The study of television genres is again making a comeback in scholarly circles in response to the unprecedented mixing and matching of traditional generic forms that has occurred over the 1990s and into the new century. No longer is genre being viewed as a fixed entity where programs are either being evaluated deductively against some ideal conception of what a particular genre should be, or inductively alongside an ever-widening collection of similarly structured texts. This time the rich potential of studying television genres is being revitalized from a “critical-cultural” perspective.
Current critical-cultural theories have enabled the idea of genre to be reconceptualizing as a process rather than a static category, infusing a new range of possibilities to television genre criticism in general. Thinking Outside the Box: A Contemporary Television Genre Reader brings together some of the most prominent and accomplished senior scholars in television studies with several of the more promising and innovative newcomers to the field to focus on a broad system of signification that derives its deeper meanings from the interrelationship between an assortment of creative, technological, industrial, institutional, and reception-related practices.
In Part I: “The Contemporary Agenda,” Thinking Outside the Box begins with three theoretical and critically-informed overviews to orient the reader; followed in Part II: “Traditional Genres in Transition” with four successive analyses of generic transformations that have occurred in children’s programming, sitcoms, soap operas, and talk shows; leading to explorations in Part III: “New Directions in Television Genres” of several unique generic hybrids, including reality programs, teen-oriented science fiction/fantasy/supernatural series, “quality drama,” and the recent upswing in networking genres; and concluding in Part IV: “Television Genres in Global Perspective” with three comprehensive investigations into the current worldwide reach and development of television genres, as well as a final bibliographic essay as a convenient reference guide for future study. Thinking Outside the Box: A Contemporary Television Genre Reader is the single-best volume currently available for explaining how TV genres form, operate, change over time, interact with each other, and signify much about the people who produce and watch them.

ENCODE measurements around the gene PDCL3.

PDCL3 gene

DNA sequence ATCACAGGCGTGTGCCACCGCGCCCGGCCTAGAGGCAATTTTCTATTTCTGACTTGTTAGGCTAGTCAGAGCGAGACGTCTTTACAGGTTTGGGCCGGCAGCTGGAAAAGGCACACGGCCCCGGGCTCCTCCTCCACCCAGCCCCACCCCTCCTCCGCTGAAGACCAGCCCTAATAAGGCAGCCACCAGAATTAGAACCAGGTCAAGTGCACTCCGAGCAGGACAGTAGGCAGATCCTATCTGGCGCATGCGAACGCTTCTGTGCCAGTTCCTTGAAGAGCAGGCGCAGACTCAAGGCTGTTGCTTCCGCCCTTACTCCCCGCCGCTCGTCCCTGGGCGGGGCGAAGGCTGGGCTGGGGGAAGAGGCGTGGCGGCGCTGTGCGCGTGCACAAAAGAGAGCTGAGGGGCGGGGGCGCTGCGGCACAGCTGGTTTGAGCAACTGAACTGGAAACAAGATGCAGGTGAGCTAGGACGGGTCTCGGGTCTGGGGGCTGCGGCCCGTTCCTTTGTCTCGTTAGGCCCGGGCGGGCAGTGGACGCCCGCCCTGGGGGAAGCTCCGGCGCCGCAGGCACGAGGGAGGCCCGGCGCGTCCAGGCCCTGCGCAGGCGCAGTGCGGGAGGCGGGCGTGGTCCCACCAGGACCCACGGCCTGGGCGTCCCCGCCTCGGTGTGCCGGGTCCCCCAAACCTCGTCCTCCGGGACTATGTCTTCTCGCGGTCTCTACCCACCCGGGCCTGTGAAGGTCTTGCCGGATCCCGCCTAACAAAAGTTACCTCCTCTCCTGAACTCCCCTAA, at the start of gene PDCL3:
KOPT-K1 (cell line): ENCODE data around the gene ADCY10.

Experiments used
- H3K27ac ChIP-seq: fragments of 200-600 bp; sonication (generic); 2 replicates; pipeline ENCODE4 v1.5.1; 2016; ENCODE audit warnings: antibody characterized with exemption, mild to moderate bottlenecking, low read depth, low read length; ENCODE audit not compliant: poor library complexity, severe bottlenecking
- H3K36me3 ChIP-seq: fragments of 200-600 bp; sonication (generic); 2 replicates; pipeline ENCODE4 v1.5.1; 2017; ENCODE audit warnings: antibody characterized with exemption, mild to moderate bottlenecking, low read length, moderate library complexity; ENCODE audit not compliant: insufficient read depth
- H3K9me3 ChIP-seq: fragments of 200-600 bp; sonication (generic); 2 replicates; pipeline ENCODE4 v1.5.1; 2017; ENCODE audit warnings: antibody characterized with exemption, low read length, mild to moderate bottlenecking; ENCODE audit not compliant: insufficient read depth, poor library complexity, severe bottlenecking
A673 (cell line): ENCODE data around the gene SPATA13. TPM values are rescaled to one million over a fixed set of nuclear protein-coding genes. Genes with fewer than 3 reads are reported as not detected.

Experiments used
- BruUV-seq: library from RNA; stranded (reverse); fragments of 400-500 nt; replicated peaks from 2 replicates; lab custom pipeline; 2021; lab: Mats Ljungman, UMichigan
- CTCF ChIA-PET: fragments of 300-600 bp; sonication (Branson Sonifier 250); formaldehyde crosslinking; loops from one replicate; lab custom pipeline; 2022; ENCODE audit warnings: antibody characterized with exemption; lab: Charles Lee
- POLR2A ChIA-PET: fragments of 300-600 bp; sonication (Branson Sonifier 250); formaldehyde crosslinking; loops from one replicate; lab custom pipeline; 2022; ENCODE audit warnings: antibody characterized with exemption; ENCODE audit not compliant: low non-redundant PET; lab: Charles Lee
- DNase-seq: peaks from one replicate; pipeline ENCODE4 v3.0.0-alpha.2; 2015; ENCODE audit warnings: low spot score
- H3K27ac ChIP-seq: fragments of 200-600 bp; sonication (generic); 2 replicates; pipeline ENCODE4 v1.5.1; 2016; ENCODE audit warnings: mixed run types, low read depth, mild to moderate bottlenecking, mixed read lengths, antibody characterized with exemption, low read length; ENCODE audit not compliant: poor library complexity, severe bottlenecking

Journal of American Culture:
Television criticism has stepped up to a new level of maturity with this collection of scholarly writing on genres and genre-related studies.
Journal of Popular Culture:
First-rate . . . a readable and understandable volume that is accessible to students and scholars . . . It offers considerable breadth and sufficient depth for the student to gain a general overview of television and a sense of how television can be analyzed.
Communication Booknotes Quarterly:
Edgerton and Rose have combined forces to revive and update genre research . . . This is a useful reading from a number of the key researchers helping to define a field of academic study.
An important volume to those interested in furthering scholarship of television genre studies. The ideas that Edgerton and Rose have assembled here deserve to be discussed again and again by media scholars and students.
Journalism & Mass Communication Quarterly
Edgerton and Rose have written and assembled a compelling collection of essays. The book makes a persuasive case for continued research into genres along with their function in communicating across texts, audiences, and industries.